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Use of Pulsed Corona Discharge Reactors (Pcdr): Results for Protein Degradation in Aqueous Phase

Maria F. Ibaņez, Tennessee Tech University, Chemical Engineering, Prescott Hall 214, Cookeville, TN 38505, Martha J. M. Wells, Center for the Management, Utilization and Protection of Water Resources, Tennessee Technological University, P.O. Box 5033, Cookeville, TN 38505, Dennis George, Center for the Management, Utilization and Protection of Water Resources, Tennessee Tech University, P.O. Box 5033, Cookeville, TN 38505, and Pedro E. Arce, Department of Chemical Engineering, Tennessee Tech University, Prescott Hall Room 214, Cookeville, TN 38505.

The success of the application of High Oxidation Methods in controlling pollutants in water effluents have been shown in an extensive series of efforts starting with the somewhat pioneering work by Sharma et. al. [5] and Joshi et al [8] in the elimination of phenol from aqueous solutions under a variety of conditions. Other work that follows up focused on the refinement and optimization of the technique [12, 13, etc]. This line of work, however, does not include the possible application of the technique to other compounds that are usually present in water effluents. One of these is proteins which are present at different levels in such effluents. The present contribution is an analysis of the potential useful benefit of using cold plasma techniques to the elimination of such compounds. This research will present experimental results under a variety of conditions such as variation of pH, voltage, conductivity, the addition of enhancers such us oxygen and iron using two different electrical discharges regimes (streamer and spark regimes). The reactor used in this investigation is a batch-type with two types of electrode configuration, i.e. the point to plate and the point to point. The results will be used to delineate the next step in the research effort regarding a more fundamental understanding of the role of the kinetics and other aspects.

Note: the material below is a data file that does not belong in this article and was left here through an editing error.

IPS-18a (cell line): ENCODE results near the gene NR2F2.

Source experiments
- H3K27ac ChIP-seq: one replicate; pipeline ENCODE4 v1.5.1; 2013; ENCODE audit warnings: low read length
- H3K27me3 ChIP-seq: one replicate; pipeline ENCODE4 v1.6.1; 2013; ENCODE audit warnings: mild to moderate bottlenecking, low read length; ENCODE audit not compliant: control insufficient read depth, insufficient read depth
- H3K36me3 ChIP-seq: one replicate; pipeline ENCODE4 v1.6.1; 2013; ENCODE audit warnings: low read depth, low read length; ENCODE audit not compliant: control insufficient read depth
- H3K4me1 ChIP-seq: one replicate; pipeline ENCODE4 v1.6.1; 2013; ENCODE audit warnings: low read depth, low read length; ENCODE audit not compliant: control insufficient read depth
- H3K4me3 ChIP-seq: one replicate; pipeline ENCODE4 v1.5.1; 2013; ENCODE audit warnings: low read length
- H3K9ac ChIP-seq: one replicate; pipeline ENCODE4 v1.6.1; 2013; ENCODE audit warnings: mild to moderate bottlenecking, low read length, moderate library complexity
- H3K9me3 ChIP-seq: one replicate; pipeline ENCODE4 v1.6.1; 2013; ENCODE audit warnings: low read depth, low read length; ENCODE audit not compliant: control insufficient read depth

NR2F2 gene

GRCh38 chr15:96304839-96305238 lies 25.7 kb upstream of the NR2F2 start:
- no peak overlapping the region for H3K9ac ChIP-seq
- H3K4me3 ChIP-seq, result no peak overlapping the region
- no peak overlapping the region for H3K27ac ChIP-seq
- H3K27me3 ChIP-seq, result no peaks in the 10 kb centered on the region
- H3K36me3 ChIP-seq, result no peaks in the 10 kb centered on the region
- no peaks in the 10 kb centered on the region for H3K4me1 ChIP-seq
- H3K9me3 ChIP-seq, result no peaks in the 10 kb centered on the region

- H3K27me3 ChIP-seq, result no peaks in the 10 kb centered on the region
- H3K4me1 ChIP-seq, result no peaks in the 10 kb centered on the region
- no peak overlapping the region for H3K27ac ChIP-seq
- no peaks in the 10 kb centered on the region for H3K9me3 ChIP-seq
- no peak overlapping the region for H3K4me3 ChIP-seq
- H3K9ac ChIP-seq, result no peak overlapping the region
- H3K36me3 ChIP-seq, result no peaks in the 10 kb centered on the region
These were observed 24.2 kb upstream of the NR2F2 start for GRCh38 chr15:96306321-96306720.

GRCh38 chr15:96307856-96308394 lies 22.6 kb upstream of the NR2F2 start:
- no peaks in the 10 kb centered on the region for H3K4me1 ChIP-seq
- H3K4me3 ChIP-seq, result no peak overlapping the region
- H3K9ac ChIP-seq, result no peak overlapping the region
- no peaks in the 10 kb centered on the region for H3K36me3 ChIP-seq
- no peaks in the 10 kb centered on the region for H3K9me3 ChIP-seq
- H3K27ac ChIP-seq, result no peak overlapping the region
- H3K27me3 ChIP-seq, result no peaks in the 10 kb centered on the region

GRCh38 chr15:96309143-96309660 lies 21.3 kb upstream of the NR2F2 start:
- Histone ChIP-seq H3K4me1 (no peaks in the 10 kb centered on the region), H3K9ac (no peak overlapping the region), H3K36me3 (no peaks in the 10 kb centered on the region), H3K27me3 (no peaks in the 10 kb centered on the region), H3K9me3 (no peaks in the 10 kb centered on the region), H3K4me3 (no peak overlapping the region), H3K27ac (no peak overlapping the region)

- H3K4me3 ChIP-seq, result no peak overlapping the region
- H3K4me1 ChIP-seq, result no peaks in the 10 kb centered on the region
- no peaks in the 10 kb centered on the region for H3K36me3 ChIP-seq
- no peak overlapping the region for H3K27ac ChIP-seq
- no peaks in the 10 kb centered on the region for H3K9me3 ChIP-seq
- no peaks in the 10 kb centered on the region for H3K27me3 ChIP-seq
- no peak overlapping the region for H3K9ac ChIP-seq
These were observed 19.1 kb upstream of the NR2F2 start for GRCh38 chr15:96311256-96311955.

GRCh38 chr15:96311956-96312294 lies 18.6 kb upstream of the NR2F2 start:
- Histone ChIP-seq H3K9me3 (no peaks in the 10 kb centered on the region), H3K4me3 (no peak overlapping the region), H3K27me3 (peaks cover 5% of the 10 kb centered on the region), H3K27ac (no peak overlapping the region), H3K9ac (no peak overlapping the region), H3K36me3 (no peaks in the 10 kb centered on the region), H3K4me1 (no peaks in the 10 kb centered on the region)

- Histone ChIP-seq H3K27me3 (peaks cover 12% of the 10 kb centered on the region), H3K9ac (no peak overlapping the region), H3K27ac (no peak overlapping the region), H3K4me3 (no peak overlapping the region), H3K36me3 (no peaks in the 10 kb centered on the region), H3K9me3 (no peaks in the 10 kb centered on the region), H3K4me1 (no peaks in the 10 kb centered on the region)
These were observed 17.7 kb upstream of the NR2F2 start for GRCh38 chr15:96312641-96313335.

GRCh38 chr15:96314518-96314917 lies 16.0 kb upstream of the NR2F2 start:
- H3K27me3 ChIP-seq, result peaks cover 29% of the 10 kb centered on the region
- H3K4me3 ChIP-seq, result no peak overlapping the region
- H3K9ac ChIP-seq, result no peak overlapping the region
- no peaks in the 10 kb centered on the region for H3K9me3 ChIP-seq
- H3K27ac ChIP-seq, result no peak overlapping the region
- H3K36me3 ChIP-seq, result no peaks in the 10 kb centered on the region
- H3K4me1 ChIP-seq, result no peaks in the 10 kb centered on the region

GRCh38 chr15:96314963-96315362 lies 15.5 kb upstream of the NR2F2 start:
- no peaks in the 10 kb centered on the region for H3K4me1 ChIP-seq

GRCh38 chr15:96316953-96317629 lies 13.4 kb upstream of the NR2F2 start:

Acknowledgements: The partial support and interest of Scientific Utilization, Inc., Huntsville, AL. and the Center for the Management Utilization and Protection of Water Resources, Tennessee Technological University, in this research effort is greatly appreciated.

References and Bibliography:

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